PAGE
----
With hours remaining, hopes rise for stopgap U.S. fiscal deal

WASHINGTON Mon Dec 31, 2012 12:04am IST

The dome of the U.S. Capitol is seen through the ceiling of the Capitol Visitor Center in Washington, December 29, 2012. REUTERS/Mary Calvert

The dome of the U.S. Capitol is seen through the ceiling of the Capitol Visitor Center in Washington, December 29, 2012.

Credit: Reuters/Mary Calvert

WASHINGTON (Reuters) - Hopes rose on Sunday that U.S. lawmakers could reach at least a limited deal to prevent the still-recovering economy from tumbling off a "fiscal cliff" at the New Year, sending the country into another recession.

Aides to Senate Majority Leader Harry Reid, a Democrat, and Senate Republican leader Mitch McConnell worked on a compromise over the weekend to stop automatic tax hikes for most Americans on January 1. Any agreement needs to be rushed through both chambers of Congress before midnight on Monday.

The main focus of negotiations was tax hikes on the wealthy, an increase sought by President Barack Obama but opposed by Republicans, particularly fiscal conservatives in the House of Representatives.

"Well, there are certainly no breakthroughs yet between Senator McConnell and Senator Reid, but there's a real possibility of a deal," Senator Charles Schumer, a Democrat from New York, said on the ABC program "This Week."

"I don't disagree with Chuck," said Senator Jon Kyl, a Republican from Arizona.

Another Republican senator, Lindsey Graham, conceded that an agreement would end up raising income taxes on the wealthy, thus sparing the rest of the country from the looming income tax hikes.

"President Obama is going to get tax rate increases. The president won," Graham tweeted, echoing earlier comments he made on "Fox News Sunday." He told the show that the chances of a bipartisan deal before the New Year's deadline were "exceedingly good."

Obama has alternatively offered Republicans a deal to increase income taxes for households earning over $250,000 a year, and over $400,000 a year.

Any deal on taxes in the Senate might meet resistance in the House from conservative Republicans.

If the politicians cannot agree, then tax increases and across-the-board government spending cuts will begin on January 1. That would take $600 billion out of the economy, push unemployment up and curb federal spending.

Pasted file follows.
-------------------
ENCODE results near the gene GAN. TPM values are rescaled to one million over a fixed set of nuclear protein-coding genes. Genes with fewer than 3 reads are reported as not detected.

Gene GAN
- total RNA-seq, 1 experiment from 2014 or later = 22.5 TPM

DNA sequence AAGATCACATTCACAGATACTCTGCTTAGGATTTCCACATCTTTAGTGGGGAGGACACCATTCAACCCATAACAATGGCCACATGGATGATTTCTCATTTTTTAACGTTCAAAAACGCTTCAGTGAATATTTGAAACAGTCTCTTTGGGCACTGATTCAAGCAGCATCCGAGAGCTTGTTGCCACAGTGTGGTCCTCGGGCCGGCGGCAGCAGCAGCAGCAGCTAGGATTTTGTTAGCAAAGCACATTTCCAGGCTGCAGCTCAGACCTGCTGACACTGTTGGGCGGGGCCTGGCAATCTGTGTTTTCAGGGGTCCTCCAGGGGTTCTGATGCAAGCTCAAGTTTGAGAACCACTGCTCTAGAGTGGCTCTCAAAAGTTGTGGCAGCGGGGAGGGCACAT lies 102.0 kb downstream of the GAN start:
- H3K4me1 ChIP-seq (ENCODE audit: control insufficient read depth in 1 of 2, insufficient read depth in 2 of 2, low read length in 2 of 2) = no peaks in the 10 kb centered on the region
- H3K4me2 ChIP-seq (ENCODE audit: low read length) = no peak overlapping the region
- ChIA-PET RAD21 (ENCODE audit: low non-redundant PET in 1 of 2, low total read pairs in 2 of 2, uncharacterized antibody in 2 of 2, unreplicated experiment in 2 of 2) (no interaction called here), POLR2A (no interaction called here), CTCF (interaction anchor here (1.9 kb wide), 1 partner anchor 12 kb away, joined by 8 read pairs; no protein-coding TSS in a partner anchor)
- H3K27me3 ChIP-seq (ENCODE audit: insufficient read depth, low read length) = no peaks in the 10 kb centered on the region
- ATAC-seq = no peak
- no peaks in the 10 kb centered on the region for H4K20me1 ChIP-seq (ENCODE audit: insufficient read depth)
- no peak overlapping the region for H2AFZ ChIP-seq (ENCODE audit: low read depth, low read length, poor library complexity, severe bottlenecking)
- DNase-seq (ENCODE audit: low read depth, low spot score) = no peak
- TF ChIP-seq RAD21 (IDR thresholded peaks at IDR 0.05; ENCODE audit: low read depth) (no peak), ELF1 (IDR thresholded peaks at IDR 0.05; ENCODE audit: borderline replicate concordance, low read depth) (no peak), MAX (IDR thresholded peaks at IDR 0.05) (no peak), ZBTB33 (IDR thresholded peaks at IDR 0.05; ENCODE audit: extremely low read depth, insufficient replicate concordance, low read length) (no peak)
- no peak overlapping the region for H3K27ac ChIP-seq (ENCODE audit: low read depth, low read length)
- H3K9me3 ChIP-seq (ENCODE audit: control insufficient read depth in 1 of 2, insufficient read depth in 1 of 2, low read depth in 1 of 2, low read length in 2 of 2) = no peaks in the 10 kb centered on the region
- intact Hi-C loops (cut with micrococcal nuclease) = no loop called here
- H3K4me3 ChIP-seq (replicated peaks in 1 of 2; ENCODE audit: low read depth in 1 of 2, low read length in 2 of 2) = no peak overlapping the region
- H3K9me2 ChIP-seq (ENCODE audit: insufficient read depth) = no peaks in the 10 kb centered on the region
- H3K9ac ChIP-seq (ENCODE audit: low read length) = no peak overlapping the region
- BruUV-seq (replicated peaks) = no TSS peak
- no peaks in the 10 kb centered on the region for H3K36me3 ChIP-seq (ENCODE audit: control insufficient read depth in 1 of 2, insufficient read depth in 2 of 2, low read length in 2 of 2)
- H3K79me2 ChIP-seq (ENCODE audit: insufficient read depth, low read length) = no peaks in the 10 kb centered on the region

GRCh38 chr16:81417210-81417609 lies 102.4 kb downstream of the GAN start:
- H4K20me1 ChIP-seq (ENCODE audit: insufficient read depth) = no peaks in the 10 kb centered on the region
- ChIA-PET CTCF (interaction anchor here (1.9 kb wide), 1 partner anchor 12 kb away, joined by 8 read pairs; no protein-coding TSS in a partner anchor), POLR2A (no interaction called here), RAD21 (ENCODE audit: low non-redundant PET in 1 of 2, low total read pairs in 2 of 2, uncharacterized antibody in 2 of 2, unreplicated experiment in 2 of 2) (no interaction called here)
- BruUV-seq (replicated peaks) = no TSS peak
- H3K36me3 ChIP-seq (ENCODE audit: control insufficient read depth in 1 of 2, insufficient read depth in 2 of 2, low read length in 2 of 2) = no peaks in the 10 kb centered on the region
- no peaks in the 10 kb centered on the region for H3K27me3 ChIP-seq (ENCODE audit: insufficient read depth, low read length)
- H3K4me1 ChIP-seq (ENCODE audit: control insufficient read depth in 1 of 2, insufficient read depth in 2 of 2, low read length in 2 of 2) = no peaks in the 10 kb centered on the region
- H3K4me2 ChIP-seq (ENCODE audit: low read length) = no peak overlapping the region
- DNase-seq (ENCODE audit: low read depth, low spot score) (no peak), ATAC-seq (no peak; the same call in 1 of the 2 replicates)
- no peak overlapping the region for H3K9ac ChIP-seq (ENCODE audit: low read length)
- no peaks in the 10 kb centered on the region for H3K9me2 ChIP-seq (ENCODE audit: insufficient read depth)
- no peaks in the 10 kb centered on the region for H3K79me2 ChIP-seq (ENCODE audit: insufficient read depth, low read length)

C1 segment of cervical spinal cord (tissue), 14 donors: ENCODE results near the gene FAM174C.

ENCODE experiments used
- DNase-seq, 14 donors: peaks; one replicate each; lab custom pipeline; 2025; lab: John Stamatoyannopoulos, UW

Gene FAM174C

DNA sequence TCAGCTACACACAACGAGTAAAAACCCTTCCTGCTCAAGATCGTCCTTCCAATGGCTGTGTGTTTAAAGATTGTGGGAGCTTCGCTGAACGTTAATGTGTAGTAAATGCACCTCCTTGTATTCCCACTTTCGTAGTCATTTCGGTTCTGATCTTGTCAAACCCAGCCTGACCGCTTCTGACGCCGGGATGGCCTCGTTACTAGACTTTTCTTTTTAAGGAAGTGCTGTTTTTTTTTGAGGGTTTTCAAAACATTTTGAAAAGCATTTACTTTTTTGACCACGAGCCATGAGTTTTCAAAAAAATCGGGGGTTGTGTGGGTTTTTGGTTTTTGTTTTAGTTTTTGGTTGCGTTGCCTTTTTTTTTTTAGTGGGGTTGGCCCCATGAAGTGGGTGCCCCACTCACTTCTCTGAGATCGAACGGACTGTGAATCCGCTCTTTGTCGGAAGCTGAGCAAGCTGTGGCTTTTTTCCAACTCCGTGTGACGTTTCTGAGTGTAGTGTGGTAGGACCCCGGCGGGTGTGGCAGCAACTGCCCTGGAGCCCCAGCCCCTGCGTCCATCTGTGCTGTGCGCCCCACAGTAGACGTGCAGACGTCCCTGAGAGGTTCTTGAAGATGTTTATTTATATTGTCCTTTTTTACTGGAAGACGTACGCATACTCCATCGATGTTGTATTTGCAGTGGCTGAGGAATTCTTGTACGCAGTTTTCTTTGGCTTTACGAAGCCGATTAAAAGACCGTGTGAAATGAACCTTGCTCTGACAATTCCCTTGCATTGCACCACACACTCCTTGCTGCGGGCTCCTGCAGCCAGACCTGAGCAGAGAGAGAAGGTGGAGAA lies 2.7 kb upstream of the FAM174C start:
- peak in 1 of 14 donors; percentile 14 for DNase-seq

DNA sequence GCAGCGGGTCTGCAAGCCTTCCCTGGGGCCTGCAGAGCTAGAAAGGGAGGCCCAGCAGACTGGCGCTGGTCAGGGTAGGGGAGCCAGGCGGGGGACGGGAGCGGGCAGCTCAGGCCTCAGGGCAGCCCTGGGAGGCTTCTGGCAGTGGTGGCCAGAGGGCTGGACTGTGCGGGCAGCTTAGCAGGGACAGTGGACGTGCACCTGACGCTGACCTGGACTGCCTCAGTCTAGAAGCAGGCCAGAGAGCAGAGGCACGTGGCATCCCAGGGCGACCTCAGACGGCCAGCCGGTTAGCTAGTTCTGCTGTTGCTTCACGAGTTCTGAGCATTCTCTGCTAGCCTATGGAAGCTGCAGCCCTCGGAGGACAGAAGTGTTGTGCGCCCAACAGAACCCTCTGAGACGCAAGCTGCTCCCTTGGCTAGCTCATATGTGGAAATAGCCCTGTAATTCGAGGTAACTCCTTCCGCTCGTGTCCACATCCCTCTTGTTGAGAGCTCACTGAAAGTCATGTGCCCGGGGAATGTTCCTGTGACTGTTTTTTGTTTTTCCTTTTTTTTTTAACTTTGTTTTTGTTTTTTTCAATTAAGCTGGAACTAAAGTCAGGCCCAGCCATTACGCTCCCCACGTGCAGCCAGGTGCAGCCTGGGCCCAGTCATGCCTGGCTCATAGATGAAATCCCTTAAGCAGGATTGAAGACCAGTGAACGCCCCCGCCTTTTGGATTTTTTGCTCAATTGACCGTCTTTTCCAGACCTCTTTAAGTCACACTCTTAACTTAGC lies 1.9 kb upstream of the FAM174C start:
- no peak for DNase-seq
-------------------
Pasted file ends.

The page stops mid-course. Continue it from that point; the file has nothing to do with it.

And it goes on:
"I think people don't want to go over the cliff if we can avoid it," said Graham, a conservative.

Putting pressure on Congress, Obama made a rare appearance on a Sunday television talk show where he warned of the fallout on financial markets if the two sides did not reach an agreement.

"If people start seeing that on January 1st this problem still hasn't been solved, that we haven't seen the kind of deficit reduction that we could have, had the Republicans been willing to take the deal that I gave them ... then obviously that's going to have an adverse reaction in the markets," Obama said on NBC's "Meet the Press."

He said he would avoid tax increases for most Americans, even if the talks fall apart.

"And if all else fails, if Republicans do in fact decide to block it, so that taxes on middle class families do in fact go up on January 1st, then we'll come back with a new Congress on January 4th and the first bill that will be introduced on the floor will be to cut taxes on middle class families," Obama said.

The Senate - where the Democrats hold sway - was scheduled to hold a rare Sunday session beginning at 1 p.m. EST (1800 GMT), but it was not clear whether the chamber would have fiscal-cliff legislation to act upon.

The Republican-controlled House also returns on Sunday and can vote on any deal in the evening if need be.

(Additional reporting by Tabassum Zakaria, Fred Barbash and Richard Cowan. Writing by Alistair Bell)

Photo

After wave of QE, onus shifts to leaders to boost economy

DAVOS, Switzerland - Central banks have done their best to rescue the world economy by printing money and politicians must now act fast to enact structural reforms and pro-investment policies to boost growth, central bankers said on Saturday.

Barack Obama in India

Reuters Showcase

Coal Mining

Coal Mining

India to open coal to commercial mining firms soon, minister says  Full Article 

RBI Loan Rules

RBI Loan Rules

RBI relaxes overseas loan recast rules   Full Article 

E-commerce Firms

E-commerce Firms

Amazon, e-commerce rivals fuel commercial property boom in India  Full Article 

Growth Forecasts

Growth Forecasts

Indian economic growth forecasts pegged back, despite rate cuts: Reuters Poll.  Full Article 

Uber is Back

Uber is Back

Uber back in Delhi; govt says must await approval.  Full Article 

Markets at Record

Markets at Record

Sensex rises to record after ECB stimulus programme.  Full Article 

Pharma Sector

Pharma Sector

Ipca Labs hit by FDA ban on plant for standard violations.  Full Article | Related Story 

Forex Reserves

Forex Reserves

India FX reserves at record high as RBI fortifies defences  Full Article 

QE for Euro Zone

QE for Euro Zone

ECB launches 1 trillion euro rescue plan to revive euro economy.  Full Article 

Reuters India Mobile

Reuters India Mobile

Get the latest news on the go. Visit Reuters India on your mobile device  Full Coverage